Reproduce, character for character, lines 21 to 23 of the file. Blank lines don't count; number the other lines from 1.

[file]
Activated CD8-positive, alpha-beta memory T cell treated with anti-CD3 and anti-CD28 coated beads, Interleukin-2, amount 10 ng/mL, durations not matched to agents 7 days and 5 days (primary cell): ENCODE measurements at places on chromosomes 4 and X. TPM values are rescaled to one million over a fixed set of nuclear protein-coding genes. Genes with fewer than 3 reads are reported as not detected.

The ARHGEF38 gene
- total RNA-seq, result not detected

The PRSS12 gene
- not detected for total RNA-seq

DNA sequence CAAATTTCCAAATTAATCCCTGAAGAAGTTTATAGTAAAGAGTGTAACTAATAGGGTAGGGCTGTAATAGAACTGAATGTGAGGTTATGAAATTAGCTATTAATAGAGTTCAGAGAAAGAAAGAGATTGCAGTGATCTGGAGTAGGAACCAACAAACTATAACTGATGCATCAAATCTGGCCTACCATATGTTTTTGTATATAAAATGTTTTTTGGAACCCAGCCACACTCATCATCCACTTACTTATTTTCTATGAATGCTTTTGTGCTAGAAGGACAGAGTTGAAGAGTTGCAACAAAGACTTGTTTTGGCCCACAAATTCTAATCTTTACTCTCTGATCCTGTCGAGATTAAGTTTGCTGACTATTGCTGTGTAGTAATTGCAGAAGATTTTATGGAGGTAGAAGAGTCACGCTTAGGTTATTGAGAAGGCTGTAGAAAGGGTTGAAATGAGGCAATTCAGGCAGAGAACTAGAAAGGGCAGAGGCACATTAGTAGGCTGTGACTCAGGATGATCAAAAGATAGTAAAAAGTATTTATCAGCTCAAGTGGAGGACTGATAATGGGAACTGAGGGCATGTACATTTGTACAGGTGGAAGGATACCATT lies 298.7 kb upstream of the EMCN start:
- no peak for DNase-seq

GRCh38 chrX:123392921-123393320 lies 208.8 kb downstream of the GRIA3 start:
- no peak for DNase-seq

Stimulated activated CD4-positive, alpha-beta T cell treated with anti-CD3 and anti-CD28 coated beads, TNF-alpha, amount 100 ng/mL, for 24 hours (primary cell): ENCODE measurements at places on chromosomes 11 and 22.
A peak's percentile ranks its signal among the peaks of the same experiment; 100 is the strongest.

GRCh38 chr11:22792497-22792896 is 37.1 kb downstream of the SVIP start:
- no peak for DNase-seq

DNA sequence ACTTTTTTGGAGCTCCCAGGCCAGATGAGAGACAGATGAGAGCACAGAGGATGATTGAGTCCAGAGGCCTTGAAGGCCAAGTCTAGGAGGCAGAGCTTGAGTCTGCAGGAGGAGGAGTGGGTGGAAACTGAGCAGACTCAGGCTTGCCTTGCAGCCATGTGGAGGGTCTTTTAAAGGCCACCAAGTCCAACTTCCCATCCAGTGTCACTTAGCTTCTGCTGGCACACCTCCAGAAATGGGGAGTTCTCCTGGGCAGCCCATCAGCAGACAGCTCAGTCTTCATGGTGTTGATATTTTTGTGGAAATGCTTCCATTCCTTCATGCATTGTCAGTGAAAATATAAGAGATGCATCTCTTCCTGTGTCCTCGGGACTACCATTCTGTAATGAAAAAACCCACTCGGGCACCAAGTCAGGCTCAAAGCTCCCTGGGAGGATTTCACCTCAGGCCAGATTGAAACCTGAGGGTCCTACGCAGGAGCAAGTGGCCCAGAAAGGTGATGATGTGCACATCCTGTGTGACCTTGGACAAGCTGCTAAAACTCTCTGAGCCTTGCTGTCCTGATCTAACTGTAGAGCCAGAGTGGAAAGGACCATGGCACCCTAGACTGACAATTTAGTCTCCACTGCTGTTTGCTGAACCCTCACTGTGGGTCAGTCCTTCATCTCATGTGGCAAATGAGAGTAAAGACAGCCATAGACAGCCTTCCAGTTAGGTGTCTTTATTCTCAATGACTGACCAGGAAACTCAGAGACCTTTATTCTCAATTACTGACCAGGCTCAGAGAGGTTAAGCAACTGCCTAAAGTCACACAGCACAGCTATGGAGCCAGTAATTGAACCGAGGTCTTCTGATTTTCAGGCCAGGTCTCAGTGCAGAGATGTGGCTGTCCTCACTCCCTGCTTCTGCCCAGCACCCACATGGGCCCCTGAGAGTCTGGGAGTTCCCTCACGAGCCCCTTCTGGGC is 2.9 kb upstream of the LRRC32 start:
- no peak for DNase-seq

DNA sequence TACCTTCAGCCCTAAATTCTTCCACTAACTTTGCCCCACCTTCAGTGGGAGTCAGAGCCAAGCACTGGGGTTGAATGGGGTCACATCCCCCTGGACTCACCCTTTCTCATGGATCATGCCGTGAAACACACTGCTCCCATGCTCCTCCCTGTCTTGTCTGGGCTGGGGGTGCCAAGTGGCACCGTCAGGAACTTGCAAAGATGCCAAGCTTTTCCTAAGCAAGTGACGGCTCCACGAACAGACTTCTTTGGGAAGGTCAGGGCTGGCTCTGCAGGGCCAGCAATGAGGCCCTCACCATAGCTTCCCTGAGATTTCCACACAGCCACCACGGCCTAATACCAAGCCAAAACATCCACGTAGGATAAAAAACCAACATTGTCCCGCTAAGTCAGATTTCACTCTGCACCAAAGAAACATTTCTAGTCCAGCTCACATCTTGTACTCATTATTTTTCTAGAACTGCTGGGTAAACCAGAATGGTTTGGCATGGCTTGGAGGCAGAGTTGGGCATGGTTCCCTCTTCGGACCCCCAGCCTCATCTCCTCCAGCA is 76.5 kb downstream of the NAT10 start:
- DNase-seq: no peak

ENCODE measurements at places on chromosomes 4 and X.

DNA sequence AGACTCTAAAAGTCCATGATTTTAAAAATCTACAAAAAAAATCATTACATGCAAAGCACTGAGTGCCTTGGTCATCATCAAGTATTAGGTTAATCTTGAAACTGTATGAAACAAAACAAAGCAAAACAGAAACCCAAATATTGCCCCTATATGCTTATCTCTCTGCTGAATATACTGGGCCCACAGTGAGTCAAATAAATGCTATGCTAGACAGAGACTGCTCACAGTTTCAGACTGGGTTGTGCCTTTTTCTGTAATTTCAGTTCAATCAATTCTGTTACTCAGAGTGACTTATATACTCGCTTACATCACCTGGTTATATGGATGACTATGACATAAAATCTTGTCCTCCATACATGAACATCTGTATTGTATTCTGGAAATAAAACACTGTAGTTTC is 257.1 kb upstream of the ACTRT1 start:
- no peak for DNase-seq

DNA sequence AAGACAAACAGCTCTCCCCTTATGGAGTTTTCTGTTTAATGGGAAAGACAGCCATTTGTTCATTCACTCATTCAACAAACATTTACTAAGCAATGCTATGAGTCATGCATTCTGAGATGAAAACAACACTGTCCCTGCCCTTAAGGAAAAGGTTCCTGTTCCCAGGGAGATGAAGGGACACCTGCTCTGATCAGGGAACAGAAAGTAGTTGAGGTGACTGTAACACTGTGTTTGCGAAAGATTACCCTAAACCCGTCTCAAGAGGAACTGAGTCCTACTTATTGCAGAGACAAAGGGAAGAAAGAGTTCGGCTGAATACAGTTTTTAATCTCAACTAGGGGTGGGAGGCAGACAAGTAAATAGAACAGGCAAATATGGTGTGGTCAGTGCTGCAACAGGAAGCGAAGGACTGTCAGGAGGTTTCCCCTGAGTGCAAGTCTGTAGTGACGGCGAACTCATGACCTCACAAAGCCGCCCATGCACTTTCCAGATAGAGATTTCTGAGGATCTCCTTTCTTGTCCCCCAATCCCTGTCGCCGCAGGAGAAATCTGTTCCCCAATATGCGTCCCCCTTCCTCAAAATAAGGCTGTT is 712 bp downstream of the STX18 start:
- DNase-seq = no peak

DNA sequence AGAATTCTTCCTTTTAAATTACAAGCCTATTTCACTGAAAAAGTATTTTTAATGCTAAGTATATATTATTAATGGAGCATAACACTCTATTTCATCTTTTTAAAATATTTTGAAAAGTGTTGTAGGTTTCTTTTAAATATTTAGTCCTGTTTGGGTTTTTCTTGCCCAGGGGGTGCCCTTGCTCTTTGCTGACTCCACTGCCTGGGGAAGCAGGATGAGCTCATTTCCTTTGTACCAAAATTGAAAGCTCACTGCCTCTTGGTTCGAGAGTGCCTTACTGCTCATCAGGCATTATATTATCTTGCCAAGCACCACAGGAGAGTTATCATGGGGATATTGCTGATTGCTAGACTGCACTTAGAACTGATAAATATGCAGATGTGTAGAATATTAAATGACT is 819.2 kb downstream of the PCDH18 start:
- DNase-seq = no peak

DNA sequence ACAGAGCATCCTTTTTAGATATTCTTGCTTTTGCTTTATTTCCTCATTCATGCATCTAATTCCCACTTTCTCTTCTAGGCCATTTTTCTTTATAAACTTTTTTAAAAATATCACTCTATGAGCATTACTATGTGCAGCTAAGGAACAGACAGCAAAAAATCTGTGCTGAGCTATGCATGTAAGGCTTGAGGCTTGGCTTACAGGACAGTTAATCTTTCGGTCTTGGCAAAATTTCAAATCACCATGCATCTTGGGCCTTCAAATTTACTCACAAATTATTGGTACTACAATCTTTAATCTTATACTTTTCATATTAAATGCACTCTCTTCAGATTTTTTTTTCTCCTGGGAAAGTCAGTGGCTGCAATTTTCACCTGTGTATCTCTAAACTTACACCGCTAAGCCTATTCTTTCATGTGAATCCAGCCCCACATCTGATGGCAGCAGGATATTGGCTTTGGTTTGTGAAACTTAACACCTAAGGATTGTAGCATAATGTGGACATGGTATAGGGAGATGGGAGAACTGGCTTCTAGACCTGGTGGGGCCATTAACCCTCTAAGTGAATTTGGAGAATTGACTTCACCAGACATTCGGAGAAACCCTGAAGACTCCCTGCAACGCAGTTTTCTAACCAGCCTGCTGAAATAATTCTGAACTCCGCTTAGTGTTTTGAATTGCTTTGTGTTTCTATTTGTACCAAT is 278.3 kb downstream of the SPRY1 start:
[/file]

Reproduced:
DNA sequence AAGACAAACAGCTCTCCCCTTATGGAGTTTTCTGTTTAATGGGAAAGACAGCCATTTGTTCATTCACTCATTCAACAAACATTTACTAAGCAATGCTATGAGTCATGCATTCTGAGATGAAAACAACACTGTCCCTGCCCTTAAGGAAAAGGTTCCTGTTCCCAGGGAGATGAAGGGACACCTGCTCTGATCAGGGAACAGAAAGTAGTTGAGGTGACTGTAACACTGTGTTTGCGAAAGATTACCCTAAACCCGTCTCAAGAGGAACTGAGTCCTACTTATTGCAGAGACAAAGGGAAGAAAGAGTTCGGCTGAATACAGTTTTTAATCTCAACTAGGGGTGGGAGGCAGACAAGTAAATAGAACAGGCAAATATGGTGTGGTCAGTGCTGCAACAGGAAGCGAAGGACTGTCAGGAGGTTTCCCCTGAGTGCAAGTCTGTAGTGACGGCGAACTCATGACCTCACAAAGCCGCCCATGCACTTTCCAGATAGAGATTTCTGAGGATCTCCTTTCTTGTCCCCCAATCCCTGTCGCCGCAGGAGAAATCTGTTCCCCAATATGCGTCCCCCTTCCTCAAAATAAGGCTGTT is 712 bp downstream of the STX18 start:
- DNase-seq = no peak

DNA sequence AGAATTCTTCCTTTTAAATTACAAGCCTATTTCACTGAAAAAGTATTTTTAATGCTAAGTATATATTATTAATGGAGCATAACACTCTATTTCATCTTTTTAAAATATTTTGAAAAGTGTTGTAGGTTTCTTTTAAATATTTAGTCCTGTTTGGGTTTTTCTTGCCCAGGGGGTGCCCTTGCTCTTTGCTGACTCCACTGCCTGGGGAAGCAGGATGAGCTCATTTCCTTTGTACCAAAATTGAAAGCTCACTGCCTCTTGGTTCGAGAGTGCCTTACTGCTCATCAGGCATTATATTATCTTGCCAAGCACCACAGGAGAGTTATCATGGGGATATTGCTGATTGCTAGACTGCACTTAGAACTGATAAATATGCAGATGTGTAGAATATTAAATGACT is 819.2 kb downstream of the PCDH18 start: